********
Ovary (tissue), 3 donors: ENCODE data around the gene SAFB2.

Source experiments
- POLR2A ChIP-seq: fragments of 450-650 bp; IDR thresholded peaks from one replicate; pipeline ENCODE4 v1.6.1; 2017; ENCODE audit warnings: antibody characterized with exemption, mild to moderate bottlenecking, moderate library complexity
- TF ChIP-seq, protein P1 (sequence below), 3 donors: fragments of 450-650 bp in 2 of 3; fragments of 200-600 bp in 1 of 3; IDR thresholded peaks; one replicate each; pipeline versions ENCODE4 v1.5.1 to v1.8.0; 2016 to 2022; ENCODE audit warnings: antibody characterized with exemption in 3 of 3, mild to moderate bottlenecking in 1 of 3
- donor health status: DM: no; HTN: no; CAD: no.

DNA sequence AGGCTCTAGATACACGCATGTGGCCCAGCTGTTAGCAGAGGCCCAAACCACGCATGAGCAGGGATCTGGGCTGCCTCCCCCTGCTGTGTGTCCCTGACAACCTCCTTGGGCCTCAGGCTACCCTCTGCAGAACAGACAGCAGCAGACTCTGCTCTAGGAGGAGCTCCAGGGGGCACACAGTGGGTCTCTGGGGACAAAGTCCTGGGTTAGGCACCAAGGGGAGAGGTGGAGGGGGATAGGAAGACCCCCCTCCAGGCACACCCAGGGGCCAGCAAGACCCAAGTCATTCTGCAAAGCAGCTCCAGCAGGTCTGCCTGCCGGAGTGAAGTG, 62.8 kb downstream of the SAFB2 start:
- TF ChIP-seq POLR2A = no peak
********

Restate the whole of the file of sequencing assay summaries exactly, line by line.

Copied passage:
Ovary (tissue), 3 donors: ENCODE data around the gene SAFB2.

Source experiments
- POLR2A ChIP-seq: fragments of 450-650 bp; IDR thresholded peaks from one replicate; pipeline ENCODE4 v1.6.1; 2017; ENCODE audit warnings: antibody characterized with exemption, mild to moderate bottlenecking, moderate library complexity
- TF ChIP-seq, protein P1 (sequence below), 3 donors: fragments of 450-650 bp in 2 of 3; fragments of 200-600 bp in 1 of 3; IDR thresholded peaks; one replicate each; pipeline versions ENCODE4 v1.5.1 to v1.8.0; 2016 to 2022; ENCODE audit warnings: antibody characterized with exemption in 3 of 3, mild to moderate bottlenecking in 1 of 3
- donor health status: DM: no; HTN: no; CAD: no.

DNA sequence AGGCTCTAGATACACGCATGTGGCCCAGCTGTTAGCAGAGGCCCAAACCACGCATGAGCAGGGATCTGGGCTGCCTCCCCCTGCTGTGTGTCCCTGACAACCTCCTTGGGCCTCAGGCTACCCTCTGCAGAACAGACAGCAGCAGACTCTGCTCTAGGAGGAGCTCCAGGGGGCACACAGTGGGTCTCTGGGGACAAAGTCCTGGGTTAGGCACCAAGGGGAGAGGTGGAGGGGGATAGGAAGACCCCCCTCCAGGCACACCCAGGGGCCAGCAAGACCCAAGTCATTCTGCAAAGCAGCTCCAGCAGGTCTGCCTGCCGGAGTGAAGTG, 62.8 kb downstream of the SAFB2 start:
- TF ChIP-seq POLR2A = no peak